Rob Houwing, Sport24 chief writer
Cape Town - They often speak in sporting parlance of "good matches to miss".
So perhaps in narrowly failing to reach the Vodacom Super Rugby finals series, a few Bulls players - most notably in the front row - indirectly boosted their credentials for Springbok selection this year.
That is because they handily staved off the possible indignity of taking a pounding at the hands of a Crusaders outfit who truly blitzed the Sharks and then the Stormers, particularly, at scrum-time over successive weekends of knockout rugby.
front rank of loosehead prop Wyatt Crockett, hooker Corey Flynn and brothers Owen and Ben Franks at tighthead were highly influential in providing groundwork for both near-crushing victories, which powered the Cantabrians into yet another final.
Simultaneously, they effectively bloodied the noses of first the Springbok-laden Sharks starting front row of Tendai Mtawarira, Bismarck du Plessis and Jannie du Plessis, and then feasted to an even greater degree on Stormers troopers like Wicus Blaauw, Tiaan Liebenberg and Brok Harris.
It is true that in the latter case, they were not up against any members of the current, broad Bok "preparatory squad" but there would have been some national nervousness over the Sharks combo clearly playing second fiddle to opponents who must all come strongly into the All Black reckoning in this World Cup year.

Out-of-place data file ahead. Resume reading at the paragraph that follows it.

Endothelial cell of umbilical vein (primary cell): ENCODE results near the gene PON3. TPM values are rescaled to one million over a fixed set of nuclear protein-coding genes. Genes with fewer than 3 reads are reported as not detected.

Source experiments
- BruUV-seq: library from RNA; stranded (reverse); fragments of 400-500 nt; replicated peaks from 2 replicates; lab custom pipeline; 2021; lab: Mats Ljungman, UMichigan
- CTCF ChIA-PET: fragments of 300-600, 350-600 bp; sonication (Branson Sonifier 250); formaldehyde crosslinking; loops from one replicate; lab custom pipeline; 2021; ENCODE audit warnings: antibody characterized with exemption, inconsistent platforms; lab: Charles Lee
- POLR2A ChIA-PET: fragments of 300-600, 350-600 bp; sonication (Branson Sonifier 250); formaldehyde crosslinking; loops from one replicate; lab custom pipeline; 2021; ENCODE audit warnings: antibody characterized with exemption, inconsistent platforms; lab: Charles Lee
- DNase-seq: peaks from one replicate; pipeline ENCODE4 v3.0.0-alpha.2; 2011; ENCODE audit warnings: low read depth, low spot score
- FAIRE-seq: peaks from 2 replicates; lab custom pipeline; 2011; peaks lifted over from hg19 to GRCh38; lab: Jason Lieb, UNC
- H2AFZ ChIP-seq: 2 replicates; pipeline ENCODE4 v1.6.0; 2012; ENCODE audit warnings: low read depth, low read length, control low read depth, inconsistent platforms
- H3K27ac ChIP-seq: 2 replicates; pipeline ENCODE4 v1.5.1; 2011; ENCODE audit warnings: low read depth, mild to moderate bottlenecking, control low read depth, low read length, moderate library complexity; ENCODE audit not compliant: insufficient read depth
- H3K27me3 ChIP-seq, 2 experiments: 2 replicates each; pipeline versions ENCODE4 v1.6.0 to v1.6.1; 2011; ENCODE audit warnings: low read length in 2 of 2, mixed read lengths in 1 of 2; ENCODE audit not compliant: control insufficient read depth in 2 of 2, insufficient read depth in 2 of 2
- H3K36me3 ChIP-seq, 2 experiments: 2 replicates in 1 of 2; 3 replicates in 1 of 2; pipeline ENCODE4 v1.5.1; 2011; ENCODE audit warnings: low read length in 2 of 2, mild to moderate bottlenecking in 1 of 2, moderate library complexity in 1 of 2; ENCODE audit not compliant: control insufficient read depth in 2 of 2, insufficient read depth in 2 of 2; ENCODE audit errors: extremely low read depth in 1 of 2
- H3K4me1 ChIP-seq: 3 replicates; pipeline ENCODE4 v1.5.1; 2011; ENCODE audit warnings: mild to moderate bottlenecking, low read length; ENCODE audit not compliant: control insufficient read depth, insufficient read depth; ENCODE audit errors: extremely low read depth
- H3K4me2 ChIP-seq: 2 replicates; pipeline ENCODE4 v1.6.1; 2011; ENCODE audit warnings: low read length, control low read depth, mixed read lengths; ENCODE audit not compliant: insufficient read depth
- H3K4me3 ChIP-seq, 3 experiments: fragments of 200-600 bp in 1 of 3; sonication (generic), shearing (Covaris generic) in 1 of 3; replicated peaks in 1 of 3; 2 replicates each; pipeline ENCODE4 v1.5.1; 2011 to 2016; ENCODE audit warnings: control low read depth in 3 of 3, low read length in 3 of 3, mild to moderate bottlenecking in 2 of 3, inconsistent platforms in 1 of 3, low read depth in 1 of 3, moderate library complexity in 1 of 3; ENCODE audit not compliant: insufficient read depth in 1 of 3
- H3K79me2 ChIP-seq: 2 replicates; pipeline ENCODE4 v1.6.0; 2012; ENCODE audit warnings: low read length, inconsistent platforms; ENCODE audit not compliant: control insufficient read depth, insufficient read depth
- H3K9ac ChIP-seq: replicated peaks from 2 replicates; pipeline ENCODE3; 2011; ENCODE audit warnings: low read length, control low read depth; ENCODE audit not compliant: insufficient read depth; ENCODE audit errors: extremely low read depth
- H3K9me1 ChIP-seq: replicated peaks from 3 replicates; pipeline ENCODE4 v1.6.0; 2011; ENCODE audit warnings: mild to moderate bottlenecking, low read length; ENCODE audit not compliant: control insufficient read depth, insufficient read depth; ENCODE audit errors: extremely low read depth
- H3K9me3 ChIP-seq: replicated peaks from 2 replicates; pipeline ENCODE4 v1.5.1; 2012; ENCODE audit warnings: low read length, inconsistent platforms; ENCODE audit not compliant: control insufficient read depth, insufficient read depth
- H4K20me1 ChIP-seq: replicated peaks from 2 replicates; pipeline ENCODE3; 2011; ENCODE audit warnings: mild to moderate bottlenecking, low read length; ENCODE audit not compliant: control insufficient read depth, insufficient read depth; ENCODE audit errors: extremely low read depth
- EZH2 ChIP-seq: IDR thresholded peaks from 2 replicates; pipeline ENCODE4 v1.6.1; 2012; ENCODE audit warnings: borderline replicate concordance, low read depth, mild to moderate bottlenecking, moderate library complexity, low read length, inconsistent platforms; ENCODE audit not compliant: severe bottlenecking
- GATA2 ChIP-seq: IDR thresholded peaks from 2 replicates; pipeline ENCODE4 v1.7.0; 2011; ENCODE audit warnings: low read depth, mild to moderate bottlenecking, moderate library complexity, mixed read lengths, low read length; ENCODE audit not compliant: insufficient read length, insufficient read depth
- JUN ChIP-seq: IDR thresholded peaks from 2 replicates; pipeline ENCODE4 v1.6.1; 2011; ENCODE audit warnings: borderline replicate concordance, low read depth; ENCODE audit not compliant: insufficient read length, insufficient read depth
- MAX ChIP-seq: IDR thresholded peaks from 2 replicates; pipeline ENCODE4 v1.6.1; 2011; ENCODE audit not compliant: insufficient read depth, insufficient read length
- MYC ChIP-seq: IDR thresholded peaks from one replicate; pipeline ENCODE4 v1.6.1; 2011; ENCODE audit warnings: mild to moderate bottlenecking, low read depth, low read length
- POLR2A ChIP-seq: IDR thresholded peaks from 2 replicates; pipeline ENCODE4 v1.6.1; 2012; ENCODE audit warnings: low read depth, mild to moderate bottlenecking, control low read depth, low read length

Indeed, it is a little disconcerting that some of the quartet of Crusaders powerhouses can't even be regarded as certainties for All Blacks starts whenever they go the full-strength route this year - Flynn, for instance, would have to elbow out a senior, established Test star like the Blues' Keven Mealamu for the hooker spot, with Andrew Hore and Hika Elliot arguably also still a whisker ahead of him in the pecking order.
Crockett, meanwhile, will probably only be the first-choice No 1 if incumbent Tony Woodcock fails to recover from injury in time for the World Cup: it seems he is touch and go for the tournament.
But for Bulls players like loosehead props Gurthro Steenkamp and Dean Greyling, and tighthead Werner Kruger - all part of the Bok training party, as things stand - a fortnight of inactivity with the ousted 2010 champions has probably only advanced their national claims, given the educative scrummaging woes experienced of late by the Sharks and Stormers packs.
Toulouse-bound Steenkamp was always going to be a fairly compelling candidate anyway, assuming that he is now close to full fitness after breaking his arm much earlier in the campaign - he is South Africa's player of the year, based on last season.
But his absence for many weeks also gave franchise understudy Greyling an opportunity to show his worth, and he proved anything but a weak link, not just with his forceful use of his hefty, 128kg frame in open play but as a budding factor in the scrums as well.
Then there is Kruger: the unassuming, no-fuss No 3 has been one of the biggest improvers this winter in a domestic landscape admittedly very scarce in top-notch tightheads.
While not exactly a "dominator" yet, the 26-year-old from Kempton Park has also shown a consistent ability at least not to retreat at the set-piece, and his honest, often unseen industry outside of the scrums should not be in question.
If a Bok team suddenly had to play a key Test tomorrow, he would probably be this writer's pick at No 3, just ahead of the Sharks' Du Plessis.
Maybe in some ways, too, much-maligned Bok skipper John Smit has benefited from scrumming events of the past two Saturdays: at least he provides good bulk in the middle of the front row (if he is indeed going to be Peter de Villiers's first-choice hooker) at a time when South African prop egos are being dented in a pretty traumatic way ...